Belgian musician Dijf Sanders pens and produces soundtracks for distant, far-flung places that brood with exotica, psychedelia, jazz and electronica.
His new album ‘JAVA’, is a psychedelic and modern search for the sounds of the homonymous Indonesian island. Armed with a set of field recorders, Dijf traveled to every urban and rural corner of Indonesia in the spring of this year.
As a contemporary incarnation of ethnomusicologist Alan Lomax, he collected an impressive repertory of recordings, commissioned by the Europalia Arts Festival andKAAP Creative Compass.
‘Kacapi’, ‘Kendang’, ‘Angklung’, ‘Calung’ or ‘Gamelan’ are not the names of indigenous tropical diseases by the way, but those of local instruments that Dijf encountered on his adventurous musical quest.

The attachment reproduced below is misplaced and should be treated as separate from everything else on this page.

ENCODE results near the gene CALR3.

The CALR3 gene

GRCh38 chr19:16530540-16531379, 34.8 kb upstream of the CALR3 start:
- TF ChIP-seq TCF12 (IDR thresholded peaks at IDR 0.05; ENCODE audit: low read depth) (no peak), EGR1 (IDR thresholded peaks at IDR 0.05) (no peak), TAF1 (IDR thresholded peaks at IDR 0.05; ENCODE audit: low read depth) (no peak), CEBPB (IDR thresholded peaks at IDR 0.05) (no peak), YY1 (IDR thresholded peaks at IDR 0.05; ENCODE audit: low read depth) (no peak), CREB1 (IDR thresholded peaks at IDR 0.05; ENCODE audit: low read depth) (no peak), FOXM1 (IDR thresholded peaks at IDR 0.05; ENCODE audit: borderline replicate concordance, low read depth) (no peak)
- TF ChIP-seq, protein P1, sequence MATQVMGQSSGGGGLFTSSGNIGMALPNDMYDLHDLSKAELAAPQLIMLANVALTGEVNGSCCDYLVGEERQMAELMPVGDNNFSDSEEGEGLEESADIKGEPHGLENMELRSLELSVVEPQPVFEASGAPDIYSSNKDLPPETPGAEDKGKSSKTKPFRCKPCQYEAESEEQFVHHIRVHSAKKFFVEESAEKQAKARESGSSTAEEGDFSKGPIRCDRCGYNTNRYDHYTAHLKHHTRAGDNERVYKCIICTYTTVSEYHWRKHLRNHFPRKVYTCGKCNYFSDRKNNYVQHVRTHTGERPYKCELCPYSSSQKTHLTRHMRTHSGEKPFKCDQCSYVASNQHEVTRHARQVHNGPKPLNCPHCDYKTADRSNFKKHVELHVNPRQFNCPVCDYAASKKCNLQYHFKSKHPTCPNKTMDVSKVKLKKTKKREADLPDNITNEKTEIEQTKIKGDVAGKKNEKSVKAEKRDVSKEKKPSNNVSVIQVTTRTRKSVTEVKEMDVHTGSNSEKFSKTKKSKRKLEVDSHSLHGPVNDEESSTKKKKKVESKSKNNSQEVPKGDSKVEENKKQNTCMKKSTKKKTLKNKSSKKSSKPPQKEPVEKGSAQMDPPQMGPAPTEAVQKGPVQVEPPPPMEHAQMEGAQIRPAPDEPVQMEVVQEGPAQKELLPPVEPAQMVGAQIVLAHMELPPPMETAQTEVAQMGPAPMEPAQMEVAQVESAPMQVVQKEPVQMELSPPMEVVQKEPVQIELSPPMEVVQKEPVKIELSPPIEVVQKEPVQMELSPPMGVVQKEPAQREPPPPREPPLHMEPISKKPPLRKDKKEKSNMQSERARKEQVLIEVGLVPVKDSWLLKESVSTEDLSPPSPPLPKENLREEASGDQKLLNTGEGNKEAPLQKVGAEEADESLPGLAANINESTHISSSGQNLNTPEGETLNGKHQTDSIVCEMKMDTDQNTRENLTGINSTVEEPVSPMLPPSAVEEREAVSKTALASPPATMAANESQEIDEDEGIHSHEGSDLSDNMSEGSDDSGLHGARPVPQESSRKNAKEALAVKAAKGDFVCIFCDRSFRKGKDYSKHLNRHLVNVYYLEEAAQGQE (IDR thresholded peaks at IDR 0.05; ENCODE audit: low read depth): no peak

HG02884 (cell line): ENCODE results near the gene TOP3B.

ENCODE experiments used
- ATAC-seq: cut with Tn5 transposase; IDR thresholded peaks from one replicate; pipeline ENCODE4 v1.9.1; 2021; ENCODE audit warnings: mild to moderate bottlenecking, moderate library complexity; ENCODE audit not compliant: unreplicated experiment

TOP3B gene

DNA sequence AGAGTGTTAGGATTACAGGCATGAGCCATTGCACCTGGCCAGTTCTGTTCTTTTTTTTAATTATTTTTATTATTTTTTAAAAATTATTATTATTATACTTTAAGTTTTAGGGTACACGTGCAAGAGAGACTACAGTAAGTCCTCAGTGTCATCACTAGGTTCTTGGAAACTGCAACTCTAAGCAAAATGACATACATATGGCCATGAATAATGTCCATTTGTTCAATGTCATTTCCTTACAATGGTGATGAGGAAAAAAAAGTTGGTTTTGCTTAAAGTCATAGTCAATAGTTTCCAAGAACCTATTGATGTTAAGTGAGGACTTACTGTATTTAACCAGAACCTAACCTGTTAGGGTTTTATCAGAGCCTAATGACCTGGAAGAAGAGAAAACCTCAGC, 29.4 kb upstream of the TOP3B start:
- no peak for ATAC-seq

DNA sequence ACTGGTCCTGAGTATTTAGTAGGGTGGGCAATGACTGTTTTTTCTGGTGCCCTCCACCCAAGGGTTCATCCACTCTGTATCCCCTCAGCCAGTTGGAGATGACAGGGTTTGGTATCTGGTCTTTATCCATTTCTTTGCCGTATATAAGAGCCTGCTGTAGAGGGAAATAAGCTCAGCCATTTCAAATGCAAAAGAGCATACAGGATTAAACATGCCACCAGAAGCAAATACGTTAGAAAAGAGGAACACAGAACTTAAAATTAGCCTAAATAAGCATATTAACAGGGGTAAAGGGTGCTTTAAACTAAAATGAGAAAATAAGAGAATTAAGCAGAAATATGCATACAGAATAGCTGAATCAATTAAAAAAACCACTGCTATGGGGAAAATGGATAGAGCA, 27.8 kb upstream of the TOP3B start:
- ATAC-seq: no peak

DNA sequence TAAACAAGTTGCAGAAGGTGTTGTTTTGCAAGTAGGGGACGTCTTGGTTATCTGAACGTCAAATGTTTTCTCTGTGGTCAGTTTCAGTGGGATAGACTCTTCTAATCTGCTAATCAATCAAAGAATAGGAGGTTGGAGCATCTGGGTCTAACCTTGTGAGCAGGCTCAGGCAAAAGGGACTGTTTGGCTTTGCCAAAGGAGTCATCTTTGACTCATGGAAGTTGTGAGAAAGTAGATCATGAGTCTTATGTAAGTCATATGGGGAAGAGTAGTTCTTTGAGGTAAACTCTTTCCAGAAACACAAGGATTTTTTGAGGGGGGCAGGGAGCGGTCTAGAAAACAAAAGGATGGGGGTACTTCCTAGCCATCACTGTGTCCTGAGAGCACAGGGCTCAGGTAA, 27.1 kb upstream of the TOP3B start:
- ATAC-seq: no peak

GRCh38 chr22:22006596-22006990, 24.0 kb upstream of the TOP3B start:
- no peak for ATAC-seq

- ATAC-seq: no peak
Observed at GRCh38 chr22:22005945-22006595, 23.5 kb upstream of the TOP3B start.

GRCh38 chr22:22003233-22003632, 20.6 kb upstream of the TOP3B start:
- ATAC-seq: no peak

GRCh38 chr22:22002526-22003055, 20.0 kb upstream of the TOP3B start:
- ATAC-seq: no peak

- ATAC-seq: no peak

For two weeks the American expert ethnographer Palmer Keen stood by Dijf through his total immersion into the island’s colourful culture and rich, ceremonial traditions.
On his return to Belgium, Dijf headed straight back into the studio with the gathered material and invited some of his musical soulmates to put the icing on the cake. It is no coincidence that the three guests – Nathan Daems, Filip Vandebril and Simon Segers – are all part of Black Flower, a band that famously flirts with Oriental sounds.
From hours and hours of field recordings, Dijf distilled ten psychedelic pieces which ride on waves of ecstasy and trance, and bridge the gap between two worlds. Tribal rhythms and warm melodies are fused to a seamless and beautiful musical work in utopia.
The Brugge-born, Gentbrugge-based musician is one of those great Flemish talents. In the past, he earned his stripes with Teddiedrum and The Violent Husbands and has produced bands like Kenji Minogue and Blackie & The Oohoos. He has also released music under his own name including the critically acclaimed album ‘Moonlit Planetarium’.
Welcome to Dijf Sanders' wonderful journey into future exotica.